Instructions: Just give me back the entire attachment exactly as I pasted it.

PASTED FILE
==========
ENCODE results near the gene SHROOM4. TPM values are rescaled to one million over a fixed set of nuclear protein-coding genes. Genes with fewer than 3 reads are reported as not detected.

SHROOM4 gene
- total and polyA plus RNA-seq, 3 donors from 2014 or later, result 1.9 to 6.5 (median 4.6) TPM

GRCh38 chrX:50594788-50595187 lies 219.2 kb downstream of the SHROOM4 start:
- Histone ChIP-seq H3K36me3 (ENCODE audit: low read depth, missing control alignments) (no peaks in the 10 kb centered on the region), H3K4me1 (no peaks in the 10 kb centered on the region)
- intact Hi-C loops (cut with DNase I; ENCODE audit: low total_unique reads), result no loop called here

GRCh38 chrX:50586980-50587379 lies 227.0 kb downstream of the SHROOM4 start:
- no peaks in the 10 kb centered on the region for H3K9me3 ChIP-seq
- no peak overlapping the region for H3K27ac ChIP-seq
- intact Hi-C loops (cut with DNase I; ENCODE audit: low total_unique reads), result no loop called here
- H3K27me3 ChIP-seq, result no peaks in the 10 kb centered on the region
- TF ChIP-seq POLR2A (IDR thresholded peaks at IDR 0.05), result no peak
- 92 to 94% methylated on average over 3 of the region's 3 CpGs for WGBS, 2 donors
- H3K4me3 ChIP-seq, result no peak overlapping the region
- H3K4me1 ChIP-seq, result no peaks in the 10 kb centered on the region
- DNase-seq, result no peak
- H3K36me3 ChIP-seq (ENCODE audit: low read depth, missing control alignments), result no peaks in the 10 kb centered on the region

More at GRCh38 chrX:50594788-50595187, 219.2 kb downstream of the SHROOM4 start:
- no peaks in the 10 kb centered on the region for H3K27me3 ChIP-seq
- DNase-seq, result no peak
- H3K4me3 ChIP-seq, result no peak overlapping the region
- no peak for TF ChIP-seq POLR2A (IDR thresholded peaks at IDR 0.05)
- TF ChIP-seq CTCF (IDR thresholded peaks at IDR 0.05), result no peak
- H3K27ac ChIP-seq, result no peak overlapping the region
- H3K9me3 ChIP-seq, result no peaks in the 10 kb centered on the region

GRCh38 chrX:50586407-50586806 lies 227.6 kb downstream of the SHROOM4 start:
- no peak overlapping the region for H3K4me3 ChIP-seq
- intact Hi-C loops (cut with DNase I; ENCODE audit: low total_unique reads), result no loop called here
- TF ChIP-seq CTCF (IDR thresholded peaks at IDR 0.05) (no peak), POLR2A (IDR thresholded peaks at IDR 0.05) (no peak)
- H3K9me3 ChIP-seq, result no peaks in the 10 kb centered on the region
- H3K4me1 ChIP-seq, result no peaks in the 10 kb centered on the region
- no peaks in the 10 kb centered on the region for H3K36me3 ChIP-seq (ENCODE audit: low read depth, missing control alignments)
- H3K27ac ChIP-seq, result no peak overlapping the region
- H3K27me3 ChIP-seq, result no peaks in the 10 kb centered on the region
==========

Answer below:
ENCODE results near the gene SHROOM4. TPM values are rescaled to one million over a fixed set of nuclear protein-coding genes. Genes with fewer than 3 reads are reported as not detected.

SHROOM4 gene
- total and polyA plus RNA-seq, 3 donors from 2014 or later, result 1.9 to 6.5 (median 4.6) TPM

GRCh38 chrX:50594788-50595187 lies 219.2 kb downstream of the SHROOM4 start:
- Histone ChIP-seq H3K36me3 (ENCODE audit: low read depth, missing control alignments) (no peaks in the 10 kb centered on the region), H3K4me1 (no peaks in the 10 kb centered on the region)
- intact Hi-C loops (cut with DNase I; ENCODE audit: low total_unique reads), result no loop called here

GRCh38 chrX:50586980-50587379 lies 227.0 kb downstream of the SHROOM4 start:
- no peaks in the 10 kb centered on the region for H3K9me3 ChIP-seq
- no peak overlapping the region for H3K27ac ChIP-seq
- intact Hi-C loops (cut with DNase I; ENCODE audit: low total_unique reads), result no loop called here
- H3K27me3 ChIP-seq, result no peaks in the 10 kb centered on the region
- TF ChIP-seq POLR2A (IDR thresholded peaks at IDR 0.05), result no peak
- 92 to 94% methylated on average over 3 of the region's 3 CpGs for WGBS, 2 donors
- H3K4me3 ChIP-seq, result no peak overlapping the region
- H3K4me1 ChIP-seq, result no peaks in the 10 kb centered on the region
- DNase-seq, result no peak
- H3K36me3 ChIP-seq (ENCODE audit: low read depth, missing control alignments), result no peaks in the 10 kb centered on the region

More at GRCh38 chrX:50594788-50595187, 219.2 kb downstream of the SHROOM4 start:
- no peaks in the 10 kb centered on the region for H3K27me3 ChIP-seq
- DNase-seq, result no peak
- H3K4me3 ChIP-seq, result no peak overlapping the region
- no peak for TF ChIP-seq POLR2A (IDR thresholded peaks at IDR 0.05)
- TF ChIP-seq CTCF (IDR thresholded peaks at IDR 0.05), result no peak
- H3K27ac ChIP-seq, result no peak overlapping the region
- H3K9me3 ChIP-seq, result no peaks in the 10 kb centered on the region

GRCh38 chrX:50586407-50586806 lies 227.6 kb downstream of the SHROOM4 start:
- no peak overlapping the region for H3K4me3 ChIP-seq
- intact Hi-C loops (cut with DNase I; ENCODE audit: low total_unique reads), result no loop called here
- TF ChIP-seq CTCF (IDR thresholded peaks at IDR 0.05) (no peak), POLR2A (IDR thresholded peaks at IDR 0.05) (no peak)
- H3K9me3 ChIP-seq, result no peaks in the 10 kb centered on the region
- H3K4me1 ChIP-seq, result no peaks in the 10 kb centered on the region
- no peaks in the 10 kb centered on the region for H3K36me3 ChIP-seq (ENCODE audit: low read depth, missing control alignments)
- H3K27ac ChIP-seq, result no peak overlapping the region
- H3K27me3 ChIP-seq, result no peaks in the 10 kb centered on the region